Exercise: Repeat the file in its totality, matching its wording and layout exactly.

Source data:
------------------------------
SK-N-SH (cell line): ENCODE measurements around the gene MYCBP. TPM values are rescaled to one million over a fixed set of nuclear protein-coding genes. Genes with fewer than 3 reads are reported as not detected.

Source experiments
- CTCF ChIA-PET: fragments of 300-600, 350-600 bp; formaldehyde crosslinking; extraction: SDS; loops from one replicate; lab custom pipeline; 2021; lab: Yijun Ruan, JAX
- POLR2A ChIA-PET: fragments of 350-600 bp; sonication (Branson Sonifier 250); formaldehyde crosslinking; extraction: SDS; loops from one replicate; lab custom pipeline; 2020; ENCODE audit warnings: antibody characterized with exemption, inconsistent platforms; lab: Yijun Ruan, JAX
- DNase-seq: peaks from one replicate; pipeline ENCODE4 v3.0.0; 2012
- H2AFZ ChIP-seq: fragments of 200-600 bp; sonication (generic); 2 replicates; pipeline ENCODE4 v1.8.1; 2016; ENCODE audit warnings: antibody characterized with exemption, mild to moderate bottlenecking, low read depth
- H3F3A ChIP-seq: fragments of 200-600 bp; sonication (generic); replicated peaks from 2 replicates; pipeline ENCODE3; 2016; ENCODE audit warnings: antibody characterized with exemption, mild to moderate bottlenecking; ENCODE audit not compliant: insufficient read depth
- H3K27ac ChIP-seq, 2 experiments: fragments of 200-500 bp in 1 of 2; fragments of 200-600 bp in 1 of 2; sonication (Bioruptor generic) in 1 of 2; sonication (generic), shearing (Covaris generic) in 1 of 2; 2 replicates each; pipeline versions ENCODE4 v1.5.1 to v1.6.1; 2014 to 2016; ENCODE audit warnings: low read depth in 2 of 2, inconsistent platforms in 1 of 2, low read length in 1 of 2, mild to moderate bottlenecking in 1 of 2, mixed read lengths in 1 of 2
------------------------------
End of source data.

SK-N-SH (cell line): ENCODE measurements around the gene MYCBP. TPM values are rescaled to one million over a fixed set of nuclear protein-coding genes. Genes with fewer than 3 reads are reported as not detected.

Source experiments
- CTCF ChIA-PET: fragments of 300-600, 350-600 bp; formaldehyde crosslinking; extraction: SDS; loops from one replicate; lab custom pipeline; 2021; lab: Yijun Ruan, JAX
- POLR2A ChIA-PET: fragments of 350-600 bp; sonication (Branson Sonifier 250); formaldehyde crosslinking; extraction: SDS; loops from one replicate; lab custom pipeline; 2020; ENCODE audit warnings: antibody characterized with exemption, inconsistent platforms; lab: Yijun Ruan, JAX
- DNase-seq: peaks from one replicate; pipeline ENCODE4 v3.0.0; 2012
- H2AFZ ChIP-seq: fragments of 200-600 bp; sonication (generic); 2 replicates; pipeline ENCODE4 v1.8.1; 2016; ENCODE audit warnings: antibody characterized with exemption, mild to moderate bottlenecking, low read depth
- H3F3A ChIP-seq: fragments of 200-600 bp; sonication (generic); replicated peaks from 2 replicates; pipeline ENCODE3; 2016; ENCODE audit warnings: antibody characterized with exemption, mild to moderate bottlenecking; ENCODE audit not compliant: insufficient read depth
- H3K27ac ChIP-seq, 2 experiments: fragments of 200-500 bp in 1 of 2; fragments of 200-600 bp in 1 of 2; sonication (Bioruptor generic) in 1 of 2; sonication (generic), shearing (Covaris generic) in 1 of 2; 2 replicates each; pipeline versions ENCODE4 v1.5.1 to v1.6.1; 2014 to 2016; ENCODE audit warnings: low read depth in 2 of 2, inconsistent platforms in 1 of 2, low read length in 1 of 2, mild to moderate bottlenecking in 1 of 2, mixed read lengths in 1 of 2